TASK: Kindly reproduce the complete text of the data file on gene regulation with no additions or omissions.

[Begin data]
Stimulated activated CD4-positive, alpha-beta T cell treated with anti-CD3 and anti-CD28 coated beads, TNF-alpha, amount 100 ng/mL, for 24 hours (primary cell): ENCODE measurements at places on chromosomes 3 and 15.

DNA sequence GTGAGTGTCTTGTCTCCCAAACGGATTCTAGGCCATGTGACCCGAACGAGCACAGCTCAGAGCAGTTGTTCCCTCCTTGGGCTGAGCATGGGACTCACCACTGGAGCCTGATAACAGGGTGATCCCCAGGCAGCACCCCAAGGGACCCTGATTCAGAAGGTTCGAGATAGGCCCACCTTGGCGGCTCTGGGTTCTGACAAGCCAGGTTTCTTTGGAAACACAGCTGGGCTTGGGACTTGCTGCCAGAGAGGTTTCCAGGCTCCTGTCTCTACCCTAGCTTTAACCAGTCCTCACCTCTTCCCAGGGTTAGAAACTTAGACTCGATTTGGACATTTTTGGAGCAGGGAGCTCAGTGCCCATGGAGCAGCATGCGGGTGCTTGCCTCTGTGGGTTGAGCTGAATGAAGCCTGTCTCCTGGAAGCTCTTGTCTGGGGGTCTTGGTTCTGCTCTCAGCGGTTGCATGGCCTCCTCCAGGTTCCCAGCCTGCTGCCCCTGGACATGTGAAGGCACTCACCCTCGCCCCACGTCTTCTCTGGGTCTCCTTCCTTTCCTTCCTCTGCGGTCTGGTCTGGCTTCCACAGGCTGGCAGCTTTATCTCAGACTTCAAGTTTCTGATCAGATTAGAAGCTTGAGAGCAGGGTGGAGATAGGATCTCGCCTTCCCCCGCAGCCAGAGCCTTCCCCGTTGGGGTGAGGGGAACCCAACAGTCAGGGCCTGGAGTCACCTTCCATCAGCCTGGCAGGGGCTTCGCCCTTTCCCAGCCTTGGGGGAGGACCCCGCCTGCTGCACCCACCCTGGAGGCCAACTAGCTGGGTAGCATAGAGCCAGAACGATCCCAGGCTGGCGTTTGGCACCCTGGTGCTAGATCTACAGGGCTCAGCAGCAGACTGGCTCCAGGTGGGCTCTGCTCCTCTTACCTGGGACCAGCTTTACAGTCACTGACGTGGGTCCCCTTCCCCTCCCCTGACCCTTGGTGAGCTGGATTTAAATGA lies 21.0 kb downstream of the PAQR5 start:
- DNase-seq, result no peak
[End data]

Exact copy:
Stimulated activated CD4-positive, alpha-beta T cell treated with anti-CD3 and anti-CD28 coated beads, TNF-alpha, amount 100 ng/mL, for 24 hours (primary cell): ENCODE measurements at places on chromosomes 3 and 15.

DNA sequence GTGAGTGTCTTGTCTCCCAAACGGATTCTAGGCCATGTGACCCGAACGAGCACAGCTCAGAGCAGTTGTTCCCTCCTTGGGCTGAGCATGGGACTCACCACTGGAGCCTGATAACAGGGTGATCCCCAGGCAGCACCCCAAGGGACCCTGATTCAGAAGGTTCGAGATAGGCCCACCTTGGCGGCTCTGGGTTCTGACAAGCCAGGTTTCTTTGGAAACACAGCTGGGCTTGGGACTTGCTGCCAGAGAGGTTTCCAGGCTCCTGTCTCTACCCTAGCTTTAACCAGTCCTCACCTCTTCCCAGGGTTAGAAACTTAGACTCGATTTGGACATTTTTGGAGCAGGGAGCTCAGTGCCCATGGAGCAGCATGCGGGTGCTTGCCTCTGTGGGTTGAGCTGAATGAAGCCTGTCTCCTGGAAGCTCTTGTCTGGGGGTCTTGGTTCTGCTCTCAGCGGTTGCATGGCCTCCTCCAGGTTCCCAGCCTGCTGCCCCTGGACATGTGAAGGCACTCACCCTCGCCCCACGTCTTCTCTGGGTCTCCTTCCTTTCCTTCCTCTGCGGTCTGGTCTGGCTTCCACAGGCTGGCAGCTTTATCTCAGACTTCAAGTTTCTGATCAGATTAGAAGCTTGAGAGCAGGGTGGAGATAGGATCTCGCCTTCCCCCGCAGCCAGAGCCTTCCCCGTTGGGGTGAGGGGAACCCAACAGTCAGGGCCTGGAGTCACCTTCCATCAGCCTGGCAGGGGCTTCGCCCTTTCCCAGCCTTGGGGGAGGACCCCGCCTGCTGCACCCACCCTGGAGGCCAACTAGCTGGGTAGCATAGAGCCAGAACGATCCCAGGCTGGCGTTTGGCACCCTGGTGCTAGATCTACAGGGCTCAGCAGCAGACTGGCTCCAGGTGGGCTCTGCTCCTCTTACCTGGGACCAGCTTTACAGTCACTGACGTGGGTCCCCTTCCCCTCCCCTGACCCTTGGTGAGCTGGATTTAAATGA lies 21.0 kb downstream of the PAQR5 start:
- DNase-seq, result no peak